The NFF has not shown much commitment to ensuring a buoyant league while paying lip service to accountability and fairness in the running of the NPL
By Akinbode Oguntuyi
The Nigeria Football Federation wastes no time in telling all that cares to listen, that “We are the custodians of anything football as it pertains to any and all activities within the territories of the Federal Republic of Nigeria”, whenever the issues that concern football come up.
The NFF do not just stop at that declaration. The body, or its board as the case may be, have consistently shown it meant the business of “being in charge” at every opportunity: cue the zeal with which the NFF ‘stepped in’ and ‘ensured’ that “the right thing was done” in the matter of the Nigeria Premier League chairmanship elections; follow that with the way the board successfully intervened in the elections into the offices of the Nigeria National League; and top it up with the way the NFF used its considerable muscle to twist and bend congress resolutions and Football Constitution stipulations into shape, to carefully select who represents Women Football interests on the board.
What all these tell us, is that when it suits the purposes of the Nigeria Football Federation board members, certain decisions are easy to take, and they are taken speedily too. However, when it does not suit their agenda, it is okay to either completely ignore events that even the rhetorically blind can see, needs correction.
And this is where the case of Nigeria Premier League chairman, Victor Rumson Baribote comes to the fore.
Now, we are not accusing the Bayelsa chief of any misconduct, far from it: every man is innocent until convicted; but when those who can legitimately ask the questions (“…custodians of anything football as it pertains to any and all activities…”) refuse to even acknowledge that there is a problem, then stakeholders (please pardon the use of that abused term!) must say something.
A popular saying in Nigeria goes thus, “there is no smoke without fire”. Every rumour, no matter how silly, will have roots in one ridiculous fact. And the rumours flying around about Victor Rumson Baribote are plenty; and while it is no crime to have ‘enemies’ spreading rumours about you, it is almost criminal if the rumours are the only major things that are available as news, without any positives to counter the rumours.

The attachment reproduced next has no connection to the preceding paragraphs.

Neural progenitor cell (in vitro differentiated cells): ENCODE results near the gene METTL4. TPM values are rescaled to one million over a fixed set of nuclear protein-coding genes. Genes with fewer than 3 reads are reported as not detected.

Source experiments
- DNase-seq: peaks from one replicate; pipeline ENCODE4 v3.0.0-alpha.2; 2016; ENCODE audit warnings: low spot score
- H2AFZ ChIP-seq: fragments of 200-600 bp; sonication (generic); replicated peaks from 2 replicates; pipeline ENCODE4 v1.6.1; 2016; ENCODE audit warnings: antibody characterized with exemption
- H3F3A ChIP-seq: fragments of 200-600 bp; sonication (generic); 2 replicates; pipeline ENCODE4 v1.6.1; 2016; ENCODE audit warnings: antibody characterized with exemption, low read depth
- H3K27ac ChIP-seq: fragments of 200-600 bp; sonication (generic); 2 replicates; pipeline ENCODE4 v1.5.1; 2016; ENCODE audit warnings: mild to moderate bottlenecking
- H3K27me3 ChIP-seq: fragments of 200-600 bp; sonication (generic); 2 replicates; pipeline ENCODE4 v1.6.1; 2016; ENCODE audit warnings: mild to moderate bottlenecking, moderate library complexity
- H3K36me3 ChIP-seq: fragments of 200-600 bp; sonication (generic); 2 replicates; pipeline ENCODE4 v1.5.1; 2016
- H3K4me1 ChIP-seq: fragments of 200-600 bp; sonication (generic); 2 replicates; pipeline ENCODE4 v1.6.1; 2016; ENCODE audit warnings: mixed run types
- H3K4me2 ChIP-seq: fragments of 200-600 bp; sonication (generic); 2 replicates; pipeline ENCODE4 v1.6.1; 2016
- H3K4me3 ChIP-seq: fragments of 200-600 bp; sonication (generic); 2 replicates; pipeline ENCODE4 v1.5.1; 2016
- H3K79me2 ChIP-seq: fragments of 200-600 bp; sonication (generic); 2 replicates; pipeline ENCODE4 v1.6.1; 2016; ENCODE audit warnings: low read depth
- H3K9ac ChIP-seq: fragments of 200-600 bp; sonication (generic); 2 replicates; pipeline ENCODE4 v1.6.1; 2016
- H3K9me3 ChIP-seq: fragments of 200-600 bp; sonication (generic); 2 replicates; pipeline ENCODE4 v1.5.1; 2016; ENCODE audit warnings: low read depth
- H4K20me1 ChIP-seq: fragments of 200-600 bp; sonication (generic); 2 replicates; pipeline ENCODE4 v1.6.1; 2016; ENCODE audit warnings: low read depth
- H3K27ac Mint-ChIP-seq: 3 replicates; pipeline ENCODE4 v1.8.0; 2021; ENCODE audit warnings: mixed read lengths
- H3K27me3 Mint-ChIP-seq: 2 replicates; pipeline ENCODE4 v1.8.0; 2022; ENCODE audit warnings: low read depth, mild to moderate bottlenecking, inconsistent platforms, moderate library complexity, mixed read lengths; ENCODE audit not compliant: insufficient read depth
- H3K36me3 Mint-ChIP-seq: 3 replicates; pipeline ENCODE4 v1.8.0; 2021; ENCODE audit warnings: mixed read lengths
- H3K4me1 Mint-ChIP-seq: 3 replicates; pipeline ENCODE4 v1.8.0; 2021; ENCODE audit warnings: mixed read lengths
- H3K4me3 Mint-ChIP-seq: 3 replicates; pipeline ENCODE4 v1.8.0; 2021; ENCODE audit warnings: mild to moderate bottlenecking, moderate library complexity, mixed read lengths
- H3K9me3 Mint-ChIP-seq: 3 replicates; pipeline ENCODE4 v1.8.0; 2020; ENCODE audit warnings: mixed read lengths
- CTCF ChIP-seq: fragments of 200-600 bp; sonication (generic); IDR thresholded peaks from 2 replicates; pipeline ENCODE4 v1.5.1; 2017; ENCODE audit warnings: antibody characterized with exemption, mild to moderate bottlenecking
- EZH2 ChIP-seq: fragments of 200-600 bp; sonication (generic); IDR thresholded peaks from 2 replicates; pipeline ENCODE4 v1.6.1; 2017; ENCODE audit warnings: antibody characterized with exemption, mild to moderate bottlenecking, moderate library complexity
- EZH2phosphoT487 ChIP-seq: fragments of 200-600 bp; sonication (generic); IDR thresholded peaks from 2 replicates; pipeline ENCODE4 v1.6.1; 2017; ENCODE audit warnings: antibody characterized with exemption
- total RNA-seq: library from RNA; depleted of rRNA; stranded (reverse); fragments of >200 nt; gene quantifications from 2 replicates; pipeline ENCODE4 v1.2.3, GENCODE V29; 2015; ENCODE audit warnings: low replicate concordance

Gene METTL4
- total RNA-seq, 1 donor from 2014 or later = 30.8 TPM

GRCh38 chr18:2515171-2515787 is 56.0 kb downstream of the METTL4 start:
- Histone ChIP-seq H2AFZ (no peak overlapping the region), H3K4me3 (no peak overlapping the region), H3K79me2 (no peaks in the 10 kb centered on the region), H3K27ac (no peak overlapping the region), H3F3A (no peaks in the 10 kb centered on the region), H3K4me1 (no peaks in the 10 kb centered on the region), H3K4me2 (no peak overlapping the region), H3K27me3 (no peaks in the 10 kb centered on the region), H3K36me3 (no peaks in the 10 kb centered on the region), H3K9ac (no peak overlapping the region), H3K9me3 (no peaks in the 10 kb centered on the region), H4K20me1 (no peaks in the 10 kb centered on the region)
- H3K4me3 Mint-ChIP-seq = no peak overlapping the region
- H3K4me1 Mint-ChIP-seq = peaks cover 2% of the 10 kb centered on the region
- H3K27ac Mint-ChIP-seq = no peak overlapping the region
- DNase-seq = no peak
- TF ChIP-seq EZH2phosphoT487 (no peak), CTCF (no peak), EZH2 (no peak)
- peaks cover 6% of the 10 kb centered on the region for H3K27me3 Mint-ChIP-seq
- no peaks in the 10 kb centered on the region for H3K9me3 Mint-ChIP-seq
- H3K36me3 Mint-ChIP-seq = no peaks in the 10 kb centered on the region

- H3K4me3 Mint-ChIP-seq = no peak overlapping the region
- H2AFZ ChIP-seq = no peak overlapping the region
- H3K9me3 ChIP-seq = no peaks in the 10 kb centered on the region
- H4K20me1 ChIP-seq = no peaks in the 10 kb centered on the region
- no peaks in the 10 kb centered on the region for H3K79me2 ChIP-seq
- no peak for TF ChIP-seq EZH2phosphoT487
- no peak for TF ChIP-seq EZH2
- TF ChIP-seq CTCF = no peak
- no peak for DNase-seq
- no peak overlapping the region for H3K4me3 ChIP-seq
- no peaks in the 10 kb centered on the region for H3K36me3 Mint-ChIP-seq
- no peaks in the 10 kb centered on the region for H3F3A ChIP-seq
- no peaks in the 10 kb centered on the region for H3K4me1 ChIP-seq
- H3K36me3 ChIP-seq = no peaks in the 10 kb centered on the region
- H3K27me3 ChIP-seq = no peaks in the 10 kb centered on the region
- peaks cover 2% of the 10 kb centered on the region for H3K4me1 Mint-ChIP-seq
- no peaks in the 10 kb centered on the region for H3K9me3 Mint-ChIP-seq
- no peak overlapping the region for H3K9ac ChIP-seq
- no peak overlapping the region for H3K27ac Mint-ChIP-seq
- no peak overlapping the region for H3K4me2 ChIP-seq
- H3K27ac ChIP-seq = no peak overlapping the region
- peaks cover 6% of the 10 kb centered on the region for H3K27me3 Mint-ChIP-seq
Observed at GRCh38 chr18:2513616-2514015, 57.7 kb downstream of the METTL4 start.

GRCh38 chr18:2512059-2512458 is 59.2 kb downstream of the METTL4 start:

That is where Baribote and the NFF stand accused.
The stories about the complicity of the NFF is the ‘removal’ of Davidson Owumi, and the ‘enthronement’ of Rumson Baribote on the NPL have been told over and again, there’s no need to rehash them here. But while many will agree that Owumi is not a saint – none of us is one by the way, it cannot be denied that while Owumi temporarily occupied the NPL chairmanship office, there was a degree of sanity in the way the affairs of the board were run.
Can Rumson Baribote claim the same?
The only news that has come from the offices of the NPL since Baribote won the elections has been bad news: money magically disappearing from the account of the NPL, and the accountant confessing but not prosecuted; the indemnity of referees not being paid; violence resurfacing in our venues again, after some years of calm; teams accusing each other of fixing matches; clubs complaining of being made to play too many matches; in-fighting between board members of the NPL; sponsorship matters still left hanging; the NPL chairman accused of plotting to have teams relegated and the NPL chairman almost engaging in fisticuffs with club officials…